The effects of population increase and food production on the environment have prompted various international organizations to focus on the future potential for more environmentally friendly and alternative protein products. One of those alternatives might be edible insects. Entomophagy, the practice of eating insects by humans, is common in some places but has traditionally been shunned in others, such as European countries. The last decade has seen a growing interest from the public and private sectors to the research in the sphere of edible insects, as well as significant steps forward from the legislative perspective. In the EU, edible insects are considered novel foods, therefore a specific request and procedure must be followed to place them in the market; in fact, until now, four requests regarding insects as a novel food have been approved. Insects could also be used as feed for livestock, helping to increase food production without burdening the environment (indirect entomophagy). Market perspectives for the middle of this decade indicate that most of the demand will be from the feed sector (as pet food or livestock feed production). Undoubtedly, this sector is gaining momentum and its potential relies not only in food, but also in feed in the context of a circular economy.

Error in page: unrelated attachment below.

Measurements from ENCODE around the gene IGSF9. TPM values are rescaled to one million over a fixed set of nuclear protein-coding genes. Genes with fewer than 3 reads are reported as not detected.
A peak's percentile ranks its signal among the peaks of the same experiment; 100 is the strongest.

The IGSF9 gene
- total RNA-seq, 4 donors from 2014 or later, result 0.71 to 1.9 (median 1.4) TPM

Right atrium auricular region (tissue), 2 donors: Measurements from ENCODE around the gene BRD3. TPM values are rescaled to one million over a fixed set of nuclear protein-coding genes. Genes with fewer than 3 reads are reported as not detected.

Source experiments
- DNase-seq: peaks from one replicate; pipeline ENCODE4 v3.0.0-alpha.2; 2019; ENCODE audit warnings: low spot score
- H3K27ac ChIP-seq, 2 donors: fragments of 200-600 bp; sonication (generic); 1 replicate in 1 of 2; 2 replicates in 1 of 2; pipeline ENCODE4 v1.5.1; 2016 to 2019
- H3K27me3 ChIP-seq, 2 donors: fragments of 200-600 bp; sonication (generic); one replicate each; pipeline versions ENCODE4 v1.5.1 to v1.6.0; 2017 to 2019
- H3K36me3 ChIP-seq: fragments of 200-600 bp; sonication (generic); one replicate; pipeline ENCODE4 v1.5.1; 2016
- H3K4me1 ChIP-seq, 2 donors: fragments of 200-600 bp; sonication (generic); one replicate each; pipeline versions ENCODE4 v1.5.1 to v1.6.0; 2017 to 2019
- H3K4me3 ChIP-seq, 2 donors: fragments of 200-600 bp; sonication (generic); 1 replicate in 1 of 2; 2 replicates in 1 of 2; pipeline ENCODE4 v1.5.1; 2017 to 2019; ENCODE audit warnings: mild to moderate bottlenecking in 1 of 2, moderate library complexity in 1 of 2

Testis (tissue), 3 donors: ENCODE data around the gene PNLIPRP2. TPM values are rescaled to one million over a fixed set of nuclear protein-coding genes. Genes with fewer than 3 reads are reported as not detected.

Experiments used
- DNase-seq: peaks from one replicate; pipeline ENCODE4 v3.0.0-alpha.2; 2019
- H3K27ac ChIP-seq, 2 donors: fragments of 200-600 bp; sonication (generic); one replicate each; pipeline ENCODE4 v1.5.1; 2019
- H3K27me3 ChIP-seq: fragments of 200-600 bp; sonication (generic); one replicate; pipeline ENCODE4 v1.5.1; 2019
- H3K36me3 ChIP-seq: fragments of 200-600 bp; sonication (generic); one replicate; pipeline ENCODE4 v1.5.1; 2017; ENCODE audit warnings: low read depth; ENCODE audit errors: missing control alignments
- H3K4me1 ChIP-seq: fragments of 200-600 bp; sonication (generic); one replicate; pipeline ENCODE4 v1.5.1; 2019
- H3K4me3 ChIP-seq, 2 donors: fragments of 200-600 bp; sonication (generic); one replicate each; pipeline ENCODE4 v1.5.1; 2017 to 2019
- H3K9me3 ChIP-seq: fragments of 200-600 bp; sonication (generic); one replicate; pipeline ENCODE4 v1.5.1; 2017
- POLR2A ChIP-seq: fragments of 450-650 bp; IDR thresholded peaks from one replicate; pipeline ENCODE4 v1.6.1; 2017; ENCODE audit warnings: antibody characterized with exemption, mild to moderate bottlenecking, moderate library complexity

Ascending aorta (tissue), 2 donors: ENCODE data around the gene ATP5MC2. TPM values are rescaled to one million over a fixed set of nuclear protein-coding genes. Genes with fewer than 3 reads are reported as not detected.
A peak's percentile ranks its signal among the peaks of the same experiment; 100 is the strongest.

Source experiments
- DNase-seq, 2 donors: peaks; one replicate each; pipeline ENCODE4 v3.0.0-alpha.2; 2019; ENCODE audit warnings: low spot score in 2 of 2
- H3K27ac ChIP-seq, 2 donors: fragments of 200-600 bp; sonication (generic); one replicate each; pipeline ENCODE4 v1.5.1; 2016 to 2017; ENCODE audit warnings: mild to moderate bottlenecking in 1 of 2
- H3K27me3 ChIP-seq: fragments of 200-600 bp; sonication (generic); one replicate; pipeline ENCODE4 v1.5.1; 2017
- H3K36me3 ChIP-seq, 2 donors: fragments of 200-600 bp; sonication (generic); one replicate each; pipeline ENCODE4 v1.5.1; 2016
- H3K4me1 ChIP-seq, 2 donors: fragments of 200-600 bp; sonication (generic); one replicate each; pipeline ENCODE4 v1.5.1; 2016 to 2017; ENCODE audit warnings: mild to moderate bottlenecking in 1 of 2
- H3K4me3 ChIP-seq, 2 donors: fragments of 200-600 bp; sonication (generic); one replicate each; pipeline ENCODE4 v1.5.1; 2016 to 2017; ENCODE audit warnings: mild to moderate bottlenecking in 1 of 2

Exploring the Future of Edible Insects in Europe / Mancini, Simone; Sogari, Giovanni; Espinosa Diaz, Salomon; Menozzi, Davide; Paci, Gisella; Moruzzo, Roberta. - In: FOODS. - ISSN 2304-8158. - 11:3(2022), p. 455. [10.3390/foods11030455]

Exploring the Future of Edible Insects in Europe

Sogari, Giovanni
Writing – Original Draft Preparation
;
Menozzi, Davide
Writing – Review & Editing
;
2022

Abstract

The effects of population increase and food production on the environment have prompted various international organizations to focus on the future potential for more environmentally friendly and alternative protein products. One of those alternatives might be edible insects. Entomophagy, the practice of eating insects by humans, is common in some places but has traditionally been shunned in others, such as European countries. The last decade has seen a growing interest from the public and private sectors to the research in the sphere of edible insects, as well as significant steps forward from the legislative perspective. In the EU, edible insects are considered novel foods, therefore a specific request and procedure must be followed to place them in the market; in fact, until now, four requests regarding insects as a novel food have been approved. Insects could also be used as feed for livestock, helping to increase food production without burdening the environment (indirect entomophagy). Market perspectives for the middle of this decade indicate that most of the demand will be from the feed sector (as pet food or livestock feed production). Undoubtedly, this sector is gaining momentum and its potential relies not only in food, but also in feed in the context of a circular economy.
Exploring the Future of Edible Insects in Europe / Mancini, Simone; Sogari, Giovanni; Espinosa Diaz, Salomon; Menozzi, Davide; Paci, Gisella; Moruzzo, Roberta. - In: FOODS. - ISSN 2304-8158. - 11:3(2022), p. 455. [10.3390/foods11030455]
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Utilizza questo identificativo per citare o creare un link a questo documento: http://hdl.handle.net/11381/2915669
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